The state budget proposed by Gov. Bobby Jindal is a bundle of contradictions.
It is the first in a while in which major cuts in state programs are not being made. And it is buoyed a bit by rising revenues as the recession is gradually loosening its grip on the national economy and thus on Louisiana’s industries.
So the good news is that the chronic budget crises of the Jindal years appear to be easing, but at the same time, it’s clear enough to the experts that the underlying problems continue.
The fiscal 2015 budget is still a mess.
Some of the governor’s promises of relief from past budget cuts are sometimes illusory.
Announced with great fanfare, there appears to be less than meets the eye in the “enhancements” of higher education funding. The governor called the budget an increase of more than $100 million in college funding, but about $88 million of that is purely tuition increases.
As the Louisiana Budget Project pointed out, there is little in the way of serious new money for colleges. Some of the “enhancements” in one section of the Jindal budget are funded by cutting other sections of the budget that would have provided funding for colleges.
At the same time, there are some real benefits to long-term state interests, including a bit more money for public schools and some other adjustments that we think are positive steps for the less fortunate. We hope, despite a sharp cutback in public hearings in the House on the new budget, that the budget will be explored closely by lawmakers, to avoid surprises and maybe even find new money for improvements.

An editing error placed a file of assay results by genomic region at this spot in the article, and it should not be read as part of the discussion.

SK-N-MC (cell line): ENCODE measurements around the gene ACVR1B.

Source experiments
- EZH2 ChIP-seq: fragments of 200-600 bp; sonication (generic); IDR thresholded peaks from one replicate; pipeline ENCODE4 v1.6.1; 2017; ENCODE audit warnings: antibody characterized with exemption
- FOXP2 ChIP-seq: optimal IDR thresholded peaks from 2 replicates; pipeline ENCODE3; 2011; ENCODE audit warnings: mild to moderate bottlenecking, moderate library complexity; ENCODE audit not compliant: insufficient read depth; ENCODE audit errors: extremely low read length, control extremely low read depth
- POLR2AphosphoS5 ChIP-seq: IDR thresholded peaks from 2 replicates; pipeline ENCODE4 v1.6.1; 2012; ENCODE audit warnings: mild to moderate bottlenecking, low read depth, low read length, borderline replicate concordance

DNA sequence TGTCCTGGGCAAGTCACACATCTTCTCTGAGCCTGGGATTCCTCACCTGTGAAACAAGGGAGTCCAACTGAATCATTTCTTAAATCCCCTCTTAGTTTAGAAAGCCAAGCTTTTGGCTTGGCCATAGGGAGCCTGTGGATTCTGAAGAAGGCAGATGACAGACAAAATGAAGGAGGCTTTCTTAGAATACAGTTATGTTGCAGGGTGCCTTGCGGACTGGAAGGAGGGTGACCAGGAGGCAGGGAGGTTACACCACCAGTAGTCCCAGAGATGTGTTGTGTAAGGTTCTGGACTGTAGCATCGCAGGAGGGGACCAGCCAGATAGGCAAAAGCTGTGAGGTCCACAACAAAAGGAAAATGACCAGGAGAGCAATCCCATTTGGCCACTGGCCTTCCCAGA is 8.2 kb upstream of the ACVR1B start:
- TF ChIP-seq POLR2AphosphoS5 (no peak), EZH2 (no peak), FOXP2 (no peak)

But there is another and larger contradiction in Jindal’s proposal: The strategies for balancing the budget that made such a mess of state finances in the last five years haven’t gone away.
Every reckless shortcut of Jindal’s is still there. The tangle of cuts and budgetary shifts among various funds, tapping of what were supposed to be long-term investments, one-time money flowing into the operating budget in defiance of every conservative budget principle — this budget continues to “contain some techniques for short-term revenue enhancements that are not in the state’s best interest in the long term,” in the words of the Public Affairs Research Council.
The budget includes “a continued effort to limit the number of state employees and initiatives to consolidate back-office functions,” PAR reported. “On the other hand, the executive budget provides the means of turning one-time revenue into substantial sums of spending for ongoing operations, an aspect of the governor’s plan that deserves close scrutiny by the Legislature and the public.”
We urge legislators to put in time on this budget. If it’s an improvement, it’s still far from the finished product that the state needs and deserves.